And as imagination bodies forth
The forms of things unknown, the poet’s pen
Turns them to shapes and gives to airy nothing
A local habitation and a name.
– William Shakespeare, A Midsummer Night’s Dream
HOW TO WRITE?
There are three rules for writing. Unfortunately, nobody knows what they are.
We are sorry to disappoint you, but we cannot tell you how to write a book. Because you know it much better than us. Remember, it is authors that make publishers, and not vice versa. Find here some advice from famous authors. If not advice, treat it as inspiration.
“The scariest moment is always just before you start.”
― Stephen King, On Writing: A Memoir of the Craft
Exercise the writing muscle every day, even if it is only a letter, notes, a title list,
a character sketch, a journal entry. Writers are like dancers, like athletes. Without that exercise, the muscles seize up.
– Jane Yolen
Write it. Just write it. Write it on receipts in the car while you wait for your kid to finish their piano lessons, scribble on napkins at lunch with friends. Type on crappy typewriters or borrow computers if you have to. Fill notebooks with ink. Write inside your head while you’re in traffic and when you’re sitting in the doctor’s office. Write the truth, write lies. Write the perfect spouse. Write your dreams. Write your nightmares. Write while you cry about what you’re writing, write while you laugh out loud at your own words. Write until your fingers hurt, then keep writing more. Don’t ever stop writing. Don’t ever give up on your story, no matter what “they” say. Don’t ever let anybody take away your voice. You have something to say, your soul has a story to tell. Write it. There is never any reason to be afraid. Just write it and then put it out there for the world. Shove it up a flag pole and see who salutes it. Somebody will say it’s crap. So what? Somebody else will love it. And that’s what writing’s about. Love. Love of the art, love of the story, and love for and from the people who really understand your work. Nobody else matters. Love yourself. Love your work. Be brave. Just write.
― Melodie Ramone
If you write one story, it may be bad; if you write a hundred, you have the odds in your favor.
– Edgar Rice Burroughs
“The first draft of anything is shit.”
― Ernest Hemingway
If you can tell stories, create characters, devise incidents, and have sincerity and passion, it doesn’t matter a damn how you write.
– Somerset Maugham
I think memory is the most important asset of human beings. It’s a kind of fuel; it burns and it warms you. My memory is like a chest: There are so many drawers in that chest, and when I want to be a fifteen-year-old boy, I open up a certain drawer and I find the scenery I saw when I was a boy in Kobe. I can smell the air, and I can touch the ground, and I can see the green of the trees. That’s why I want to write a book.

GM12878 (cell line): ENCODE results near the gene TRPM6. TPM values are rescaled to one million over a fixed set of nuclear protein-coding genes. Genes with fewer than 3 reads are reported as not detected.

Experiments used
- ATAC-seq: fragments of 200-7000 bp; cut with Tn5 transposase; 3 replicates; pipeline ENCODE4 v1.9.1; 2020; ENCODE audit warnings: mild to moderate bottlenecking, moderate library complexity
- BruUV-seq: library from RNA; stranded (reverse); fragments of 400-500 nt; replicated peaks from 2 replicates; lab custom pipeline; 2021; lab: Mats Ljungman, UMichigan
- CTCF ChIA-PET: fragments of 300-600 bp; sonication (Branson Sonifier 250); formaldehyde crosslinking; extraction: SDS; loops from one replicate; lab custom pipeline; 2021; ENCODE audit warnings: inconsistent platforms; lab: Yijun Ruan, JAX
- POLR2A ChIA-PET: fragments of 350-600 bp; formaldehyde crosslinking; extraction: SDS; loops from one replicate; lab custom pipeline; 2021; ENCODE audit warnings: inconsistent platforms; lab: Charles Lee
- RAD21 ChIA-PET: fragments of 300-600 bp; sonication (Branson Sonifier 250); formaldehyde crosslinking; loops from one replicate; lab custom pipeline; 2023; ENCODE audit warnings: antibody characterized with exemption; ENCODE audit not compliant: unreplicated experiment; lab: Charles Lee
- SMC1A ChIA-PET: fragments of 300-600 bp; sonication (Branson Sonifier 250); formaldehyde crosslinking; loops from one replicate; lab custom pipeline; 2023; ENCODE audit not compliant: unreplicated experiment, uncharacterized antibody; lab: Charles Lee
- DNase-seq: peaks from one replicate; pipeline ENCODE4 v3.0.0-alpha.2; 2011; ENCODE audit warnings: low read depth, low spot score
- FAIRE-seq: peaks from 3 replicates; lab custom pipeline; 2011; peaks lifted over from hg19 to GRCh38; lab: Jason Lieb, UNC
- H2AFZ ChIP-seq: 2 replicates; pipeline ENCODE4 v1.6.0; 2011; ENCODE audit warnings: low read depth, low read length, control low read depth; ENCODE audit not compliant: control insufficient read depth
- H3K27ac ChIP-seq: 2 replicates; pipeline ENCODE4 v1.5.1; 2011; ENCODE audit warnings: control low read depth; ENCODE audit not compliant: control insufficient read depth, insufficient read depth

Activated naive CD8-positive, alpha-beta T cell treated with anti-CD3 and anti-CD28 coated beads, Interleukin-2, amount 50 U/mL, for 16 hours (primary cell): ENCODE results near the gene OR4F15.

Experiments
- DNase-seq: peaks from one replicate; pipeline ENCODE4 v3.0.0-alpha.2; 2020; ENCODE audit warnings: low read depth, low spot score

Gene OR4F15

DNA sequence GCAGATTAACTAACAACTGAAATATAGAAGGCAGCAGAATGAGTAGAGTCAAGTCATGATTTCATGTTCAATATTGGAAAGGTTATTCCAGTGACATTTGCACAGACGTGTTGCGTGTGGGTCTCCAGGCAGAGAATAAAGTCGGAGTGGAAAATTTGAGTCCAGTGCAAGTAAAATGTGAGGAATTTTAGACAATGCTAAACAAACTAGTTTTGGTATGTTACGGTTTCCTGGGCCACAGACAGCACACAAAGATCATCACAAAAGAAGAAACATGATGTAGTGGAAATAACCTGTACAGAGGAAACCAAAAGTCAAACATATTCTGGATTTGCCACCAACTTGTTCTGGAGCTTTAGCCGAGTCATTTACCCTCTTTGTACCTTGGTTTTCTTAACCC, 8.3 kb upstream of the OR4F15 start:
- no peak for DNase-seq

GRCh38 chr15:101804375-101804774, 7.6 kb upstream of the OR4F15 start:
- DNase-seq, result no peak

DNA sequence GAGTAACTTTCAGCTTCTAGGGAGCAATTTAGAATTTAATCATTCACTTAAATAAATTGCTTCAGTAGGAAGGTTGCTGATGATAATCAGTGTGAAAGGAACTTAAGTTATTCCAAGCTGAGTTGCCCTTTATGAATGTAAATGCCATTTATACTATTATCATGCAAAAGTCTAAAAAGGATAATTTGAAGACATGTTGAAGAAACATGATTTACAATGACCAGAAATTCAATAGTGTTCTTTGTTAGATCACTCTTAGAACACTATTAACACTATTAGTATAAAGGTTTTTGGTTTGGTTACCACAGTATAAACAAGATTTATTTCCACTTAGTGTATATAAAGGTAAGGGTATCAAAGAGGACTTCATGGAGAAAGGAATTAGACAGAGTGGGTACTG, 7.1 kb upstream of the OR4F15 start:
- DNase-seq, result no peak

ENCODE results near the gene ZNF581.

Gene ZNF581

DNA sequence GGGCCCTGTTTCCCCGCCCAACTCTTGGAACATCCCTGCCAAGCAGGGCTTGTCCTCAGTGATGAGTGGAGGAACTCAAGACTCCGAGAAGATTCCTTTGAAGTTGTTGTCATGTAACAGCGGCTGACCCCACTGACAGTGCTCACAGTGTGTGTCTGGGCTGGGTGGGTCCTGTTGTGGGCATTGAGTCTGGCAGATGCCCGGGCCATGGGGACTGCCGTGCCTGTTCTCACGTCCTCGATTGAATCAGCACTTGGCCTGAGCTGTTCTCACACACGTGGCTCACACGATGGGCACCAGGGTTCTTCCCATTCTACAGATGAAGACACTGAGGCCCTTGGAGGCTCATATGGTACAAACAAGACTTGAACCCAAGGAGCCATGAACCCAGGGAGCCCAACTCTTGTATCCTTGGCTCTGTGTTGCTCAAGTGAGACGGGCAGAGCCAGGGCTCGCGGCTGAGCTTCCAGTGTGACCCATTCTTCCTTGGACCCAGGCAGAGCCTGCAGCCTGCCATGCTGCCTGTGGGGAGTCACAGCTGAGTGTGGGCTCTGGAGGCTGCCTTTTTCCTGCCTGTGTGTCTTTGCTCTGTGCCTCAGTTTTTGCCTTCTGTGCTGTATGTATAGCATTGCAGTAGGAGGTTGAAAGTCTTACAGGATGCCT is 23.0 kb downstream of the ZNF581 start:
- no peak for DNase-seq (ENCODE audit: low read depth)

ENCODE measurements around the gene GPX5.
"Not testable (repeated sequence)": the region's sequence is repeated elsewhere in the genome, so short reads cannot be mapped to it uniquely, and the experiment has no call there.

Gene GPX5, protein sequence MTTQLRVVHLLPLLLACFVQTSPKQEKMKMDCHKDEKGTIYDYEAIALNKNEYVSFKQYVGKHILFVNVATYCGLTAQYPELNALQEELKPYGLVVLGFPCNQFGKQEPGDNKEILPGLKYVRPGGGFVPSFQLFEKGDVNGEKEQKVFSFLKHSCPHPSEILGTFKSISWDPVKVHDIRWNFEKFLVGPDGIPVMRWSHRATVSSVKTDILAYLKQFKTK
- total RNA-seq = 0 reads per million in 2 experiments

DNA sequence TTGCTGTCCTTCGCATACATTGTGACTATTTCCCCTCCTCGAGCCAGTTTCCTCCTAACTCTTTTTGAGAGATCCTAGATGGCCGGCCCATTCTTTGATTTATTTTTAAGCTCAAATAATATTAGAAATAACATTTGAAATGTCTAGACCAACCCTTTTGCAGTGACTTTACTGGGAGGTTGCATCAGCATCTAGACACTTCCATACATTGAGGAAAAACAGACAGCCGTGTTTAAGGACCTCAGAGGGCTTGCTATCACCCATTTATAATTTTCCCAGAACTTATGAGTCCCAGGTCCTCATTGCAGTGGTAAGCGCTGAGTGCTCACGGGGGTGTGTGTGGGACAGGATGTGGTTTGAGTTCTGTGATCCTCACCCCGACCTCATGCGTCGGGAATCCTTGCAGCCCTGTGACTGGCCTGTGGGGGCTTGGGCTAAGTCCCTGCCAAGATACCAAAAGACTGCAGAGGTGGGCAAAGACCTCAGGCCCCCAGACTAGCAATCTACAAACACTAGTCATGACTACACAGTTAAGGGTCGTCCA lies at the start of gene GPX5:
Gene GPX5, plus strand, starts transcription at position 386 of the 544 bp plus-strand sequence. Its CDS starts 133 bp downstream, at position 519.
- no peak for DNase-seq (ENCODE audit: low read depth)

― Haruki Murakami
First, find out what your hero wants, then just follow him!
– Ray Bradbury
Great characters- They are pivotal for a great plot. THEN a solid plot: Why then? If you do not have great characters it is impossible to create a good plot, nonetheless a solid one. Once you have built great characters for the scenes, there you have it. It’s just like the movies, you cannot have a great film if the characters are frail and their lines are weak as well. I guess great world-building comes along with a good plot. If there is something that will work fine in a novel is how you will develop from the theme. You’ve got to establish a good timeline, and from there it comes a world. You see the technical matters don’t match or matter as much to me. Even a poorly written story, if there is a good plot and great characters on it will make a divine combination.”
― Ana Claudia Antunes, How to Make a Book
Not that the story need be long, but it will take a long while to make it short.
– Henry David Thoreau
Words are a lens to focus one’s mind.
– Ayn Rand
The difference between the almost right word and the right word is really a large matter. ’tis the difference between the lightning bug and the lightning.
― Mark Twain, The Wit and Wisdom of Mark Twain
All the words I use in my stories can be found in the dictionary—it’s just a matter of arranging them into the right sentences.
– Somerset Maugham
All the information you need can be given in dialogue.
– Elmore Leonard
Poetry creates the myth, the prose writer draws its portrait.
– Jean-Paul Sartre
Anecdotes don’t make good stories. Generally, I dig down underneath them so far that the story that finally comes out is not what people thought their anecdotes were about.
– Alice Munro
Don't tell me the moon is shining; show me the glint of light on broken glass.
― Anton Chekhov
No one can write decently who is distrustful of the reader’s intelligence or whose attitude is patronizing.
– E. B. White
The most important things are the hardest to say. They are the things you get ashamed of, because words diminish them -- words shrink things that seemed limitless when they were in your head to no more than living size when they're brought out. But it's more than that, isn't it? The most important things lie too close to wherever your secret heart is buried, like landmarks to a treasure your enemies would love to steal away. And you may make revelations that cost you dearly only to have people look at you in a funny way, not understanding what you've said at all, or why you thought it was so important that you almost cried while you were saying it. That's the worst, I think. When the secret stays locked within not for want of a teller but for want of an understanding ear.
― Stephen King
Great is the art of beginning, but greater is the art of ending.
– Henry Wadsworth Longfellow
It is so hard to put an end to the magic of words. For the moment, let's give it a grand finale.
A word is dead
When it is said,
I say it just begins
to live that day.
– Emily Dickinson